Opinion (Different): Hospitality Marketing during the virus
On February 28, Messe Berlin announced the iconic ITB Berlin will be canceled, first time in history. Then on my Facebook, LinkedIn, the majority of industry associates were upset about this news, mainly very rationally based on data that we should not fear COVID-19 and also if we industry people stop traveling, how can we convince others to travel.
I think Messe Berlin has made a right decision. Okay, many of you are loading bullets now and want to shoot but listen… my business is China-focused, working with independent hotels which see impacts right away and my China IT office is in Wuhan so I feel the pain more than many of you. Not just business-wise but how is the team doing in Wuhan, how are our independent hotels managing during this difficult time. I want more than anyone to say “don’t worry, be happy” but I can’t. It is obvious countries are taking the “Fight Over Flight” approach so I would rather face the reality and get prepared.
I am not going to talk about COVID-19 as I am not a doctor and my arrogant view is, there are so many data and info out there but who really knows (I doubt WHO knows it all too)! Here, I am going to talk about something I know which I hope to give some ideas on hospitality marketing to my clients and industry associates on what we can do now especially on Chinese outbound tourism.
1. Focus on Chinese FIT as it will bounce back first.
Back in January 25, when the world began to be aware of some kind of a virus outbreak in China, China announced “no more package tour” right away but individuals can still book on their own. Credit source: Professor Wolfgang @ COTRI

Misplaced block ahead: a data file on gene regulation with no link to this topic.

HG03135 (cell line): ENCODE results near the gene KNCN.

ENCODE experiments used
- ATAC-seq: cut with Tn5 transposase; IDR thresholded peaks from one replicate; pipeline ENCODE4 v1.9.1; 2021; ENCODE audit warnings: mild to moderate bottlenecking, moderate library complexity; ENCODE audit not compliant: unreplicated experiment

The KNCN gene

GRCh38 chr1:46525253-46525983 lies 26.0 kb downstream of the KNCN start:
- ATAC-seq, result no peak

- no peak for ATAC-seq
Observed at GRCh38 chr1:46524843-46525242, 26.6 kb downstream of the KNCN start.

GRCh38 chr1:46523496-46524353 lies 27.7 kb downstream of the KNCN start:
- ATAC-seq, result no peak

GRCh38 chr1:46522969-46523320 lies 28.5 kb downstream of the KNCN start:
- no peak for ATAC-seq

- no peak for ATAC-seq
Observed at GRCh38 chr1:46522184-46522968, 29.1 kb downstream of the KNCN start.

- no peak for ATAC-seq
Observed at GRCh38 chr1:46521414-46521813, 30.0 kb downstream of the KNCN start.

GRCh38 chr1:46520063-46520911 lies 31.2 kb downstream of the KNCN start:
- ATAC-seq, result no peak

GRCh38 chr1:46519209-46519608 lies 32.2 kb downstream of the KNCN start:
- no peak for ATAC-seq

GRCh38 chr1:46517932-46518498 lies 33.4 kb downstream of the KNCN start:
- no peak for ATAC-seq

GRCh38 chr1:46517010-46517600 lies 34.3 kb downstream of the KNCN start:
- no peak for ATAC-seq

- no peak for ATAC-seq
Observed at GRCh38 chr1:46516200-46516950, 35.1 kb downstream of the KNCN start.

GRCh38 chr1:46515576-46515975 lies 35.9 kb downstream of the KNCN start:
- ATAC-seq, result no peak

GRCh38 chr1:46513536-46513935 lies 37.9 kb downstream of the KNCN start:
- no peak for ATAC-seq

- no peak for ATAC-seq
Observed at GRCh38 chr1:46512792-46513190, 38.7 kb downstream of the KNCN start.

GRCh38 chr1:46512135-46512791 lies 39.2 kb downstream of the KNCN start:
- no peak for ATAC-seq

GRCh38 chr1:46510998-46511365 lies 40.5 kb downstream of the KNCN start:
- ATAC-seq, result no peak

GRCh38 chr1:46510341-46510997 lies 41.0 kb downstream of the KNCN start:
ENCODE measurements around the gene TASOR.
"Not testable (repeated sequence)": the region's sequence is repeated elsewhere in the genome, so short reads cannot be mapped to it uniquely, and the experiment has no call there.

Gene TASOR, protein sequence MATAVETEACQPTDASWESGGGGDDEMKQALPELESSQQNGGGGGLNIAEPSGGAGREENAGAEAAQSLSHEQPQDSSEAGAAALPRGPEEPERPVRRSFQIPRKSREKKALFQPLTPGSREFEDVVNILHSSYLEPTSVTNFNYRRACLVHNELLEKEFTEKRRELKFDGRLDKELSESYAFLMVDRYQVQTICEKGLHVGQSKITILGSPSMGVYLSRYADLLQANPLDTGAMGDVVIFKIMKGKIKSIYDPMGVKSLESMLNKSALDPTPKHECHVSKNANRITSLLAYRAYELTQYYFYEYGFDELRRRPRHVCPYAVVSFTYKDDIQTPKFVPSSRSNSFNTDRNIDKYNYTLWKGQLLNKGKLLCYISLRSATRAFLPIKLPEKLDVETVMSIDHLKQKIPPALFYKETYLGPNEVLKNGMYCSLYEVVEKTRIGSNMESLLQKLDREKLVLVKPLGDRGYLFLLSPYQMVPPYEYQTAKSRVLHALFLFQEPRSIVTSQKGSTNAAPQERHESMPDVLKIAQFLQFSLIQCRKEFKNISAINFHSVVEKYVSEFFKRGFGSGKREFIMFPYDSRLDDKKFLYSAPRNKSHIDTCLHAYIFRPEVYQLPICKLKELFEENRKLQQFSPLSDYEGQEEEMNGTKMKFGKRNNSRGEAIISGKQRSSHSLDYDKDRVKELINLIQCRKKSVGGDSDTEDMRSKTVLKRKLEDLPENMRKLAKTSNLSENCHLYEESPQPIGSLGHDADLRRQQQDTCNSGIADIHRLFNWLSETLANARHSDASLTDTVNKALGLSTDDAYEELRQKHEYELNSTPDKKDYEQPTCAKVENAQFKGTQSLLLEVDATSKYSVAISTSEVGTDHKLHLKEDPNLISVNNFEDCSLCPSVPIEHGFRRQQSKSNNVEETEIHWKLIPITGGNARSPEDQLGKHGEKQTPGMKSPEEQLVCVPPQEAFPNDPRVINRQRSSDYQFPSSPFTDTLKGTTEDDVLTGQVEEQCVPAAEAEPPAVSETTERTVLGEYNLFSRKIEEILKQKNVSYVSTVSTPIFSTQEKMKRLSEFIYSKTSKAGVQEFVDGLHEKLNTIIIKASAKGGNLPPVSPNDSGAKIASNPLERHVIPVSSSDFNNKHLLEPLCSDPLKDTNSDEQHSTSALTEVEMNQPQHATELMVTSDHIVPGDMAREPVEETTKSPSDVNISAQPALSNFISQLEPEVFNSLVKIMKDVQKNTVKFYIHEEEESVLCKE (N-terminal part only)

So now, if the situation improves and Chinese can travel again, it is logically to assume that they will open up for FITs well before package tour or tour groups. Hence, if your hotel focuses on group tour from China to fill your rooms in the past, you should start focusing on the FIT segment and start planting the seeds now.
2. Don’t be short-sighted and stop the China social media marketing efforts because they are not coming tomorrow.
Do you know the DAU Daily Active Users and the Daily Time Spent Online on the top 5 social Apps have increased in 2020 Chinese New Year Vs 2020 Normal Days Vs 2019 Chinese New Year? Credit source: QuestMobile. And other than looking at up-to-date info on COVID-19, Chinese especially young Chinese travelers are spending a fair bit of time playing online games, watching online videos and reading online articles, etc.
Hence, you are missing a good opportunity if you stop your social media marketing efforts now. However, it is important to create relevant content. For example, if your country imposes travel ban to the affected countries like China, it will not be effective to promote short-term tactical offers at this point. In fact, because Chinese cannot travel now, the urge to travel or dream to travel is higher. It is a good time to send positive vibes to build up goodwill of your brand now.